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Adulthood; Coming of Age Day on Monday

Date Posted: 2010-01-07

Monday is a most important Japanese holiday for young people.

Coming of Age Day, Seijin-no Hi, recognizes all who turn 20 years of age this year. Twenty is considered the official point of attaining adulthood, and with it, the rights to vote, drink and smoke. Ceremonies and celebrations are held nationwide. For the foreigner, the most visible signs of the day are the sharply dressed young men and the ladies in their colorful kimonos.

Seijin no Hi is a national holiday, with municipal governments across the country hosting special coming-of-age ceremonies to recognize the increased rights and responsibilities. Here in Okinawa, skirmishes and scuffles between authorities and young people overindulging in their just attained “freedoms” have led many communities to spread out the ceremonies, or curb the incidents. In some cases, the ceremonies have been canceled and celebrations left to families.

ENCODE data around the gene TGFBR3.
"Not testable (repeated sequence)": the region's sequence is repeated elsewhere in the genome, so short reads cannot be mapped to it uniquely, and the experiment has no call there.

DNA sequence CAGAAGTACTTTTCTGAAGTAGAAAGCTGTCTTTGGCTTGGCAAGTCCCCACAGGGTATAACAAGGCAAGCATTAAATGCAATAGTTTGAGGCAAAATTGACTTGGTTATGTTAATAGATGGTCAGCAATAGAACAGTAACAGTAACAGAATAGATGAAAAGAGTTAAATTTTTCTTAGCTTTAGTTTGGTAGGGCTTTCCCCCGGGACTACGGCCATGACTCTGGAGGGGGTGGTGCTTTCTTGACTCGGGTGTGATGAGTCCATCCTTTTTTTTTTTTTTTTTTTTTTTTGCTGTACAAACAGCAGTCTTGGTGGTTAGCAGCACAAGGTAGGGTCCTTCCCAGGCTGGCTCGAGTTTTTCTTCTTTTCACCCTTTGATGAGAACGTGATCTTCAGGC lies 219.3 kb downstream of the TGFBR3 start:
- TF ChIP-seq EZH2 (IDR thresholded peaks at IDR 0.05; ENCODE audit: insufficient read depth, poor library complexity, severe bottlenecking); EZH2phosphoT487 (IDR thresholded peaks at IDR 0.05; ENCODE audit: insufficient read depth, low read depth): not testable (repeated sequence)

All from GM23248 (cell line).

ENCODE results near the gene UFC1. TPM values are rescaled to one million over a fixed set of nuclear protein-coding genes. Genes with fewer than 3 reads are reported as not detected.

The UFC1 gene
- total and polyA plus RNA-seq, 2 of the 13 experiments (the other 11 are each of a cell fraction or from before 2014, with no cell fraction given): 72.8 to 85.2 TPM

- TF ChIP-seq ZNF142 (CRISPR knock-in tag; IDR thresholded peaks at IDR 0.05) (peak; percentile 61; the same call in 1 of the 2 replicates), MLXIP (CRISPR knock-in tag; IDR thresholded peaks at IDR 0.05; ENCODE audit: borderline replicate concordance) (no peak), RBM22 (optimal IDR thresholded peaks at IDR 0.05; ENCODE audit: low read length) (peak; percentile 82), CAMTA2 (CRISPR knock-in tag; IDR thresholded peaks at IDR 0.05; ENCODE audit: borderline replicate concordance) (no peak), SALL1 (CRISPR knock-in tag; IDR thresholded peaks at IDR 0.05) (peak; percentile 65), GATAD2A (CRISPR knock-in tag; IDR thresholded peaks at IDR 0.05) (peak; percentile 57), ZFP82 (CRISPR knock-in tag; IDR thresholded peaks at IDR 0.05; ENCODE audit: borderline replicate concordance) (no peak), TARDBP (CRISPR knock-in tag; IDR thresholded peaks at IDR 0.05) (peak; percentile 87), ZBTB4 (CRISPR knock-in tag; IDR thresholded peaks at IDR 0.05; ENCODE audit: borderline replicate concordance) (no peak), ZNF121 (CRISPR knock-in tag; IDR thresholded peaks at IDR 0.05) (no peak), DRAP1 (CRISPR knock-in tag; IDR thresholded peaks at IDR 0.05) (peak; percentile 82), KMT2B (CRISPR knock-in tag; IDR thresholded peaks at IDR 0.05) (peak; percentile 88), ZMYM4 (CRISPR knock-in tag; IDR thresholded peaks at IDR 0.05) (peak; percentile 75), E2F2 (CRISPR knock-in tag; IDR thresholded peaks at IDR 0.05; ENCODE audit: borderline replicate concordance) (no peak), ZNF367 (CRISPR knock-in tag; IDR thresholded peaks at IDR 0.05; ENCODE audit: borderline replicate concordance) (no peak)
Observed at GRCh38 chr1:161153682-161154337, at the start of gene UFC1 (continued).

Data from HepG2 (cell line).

Coming of Age Day has been celebrated the second Monday in January since 2000. Before that, it was January 15th, as the day to mark the transition to adulthood. Centuries ago, boys were viewed as coming of age at 15, while girls celebrated coming of age at a mere 13. During the Edo period, covering 1603 – 1868, the ceremonial pageantry included boys cropping their forelocks, and girls dying their teeth black. In 1876, the government decreed 20 to be the legal age of adulthood.

Festive is the spirit on Monday, and the girls will be the more elaborately dressed. While the boys mostly wear suits to coming-of-age ceremonies, the girls turn to traditional kimonos. Here in Okinawa, the styles are even more varied, with puffy sleeves, elaborate designs and brilliant colors. Furisode, the most formal of kimonos worn by unmarried women, signifies the transition of young ladies into the adult realm.
Costs may vary, but the more elegant kimonos can range upwards of ¥1 million, with accessories and beauty shop adding another ¥50,000-100,000. Traditional portraits can boost the figure yet another ¥50,000, making Coming of Age Day truly a day to remember.

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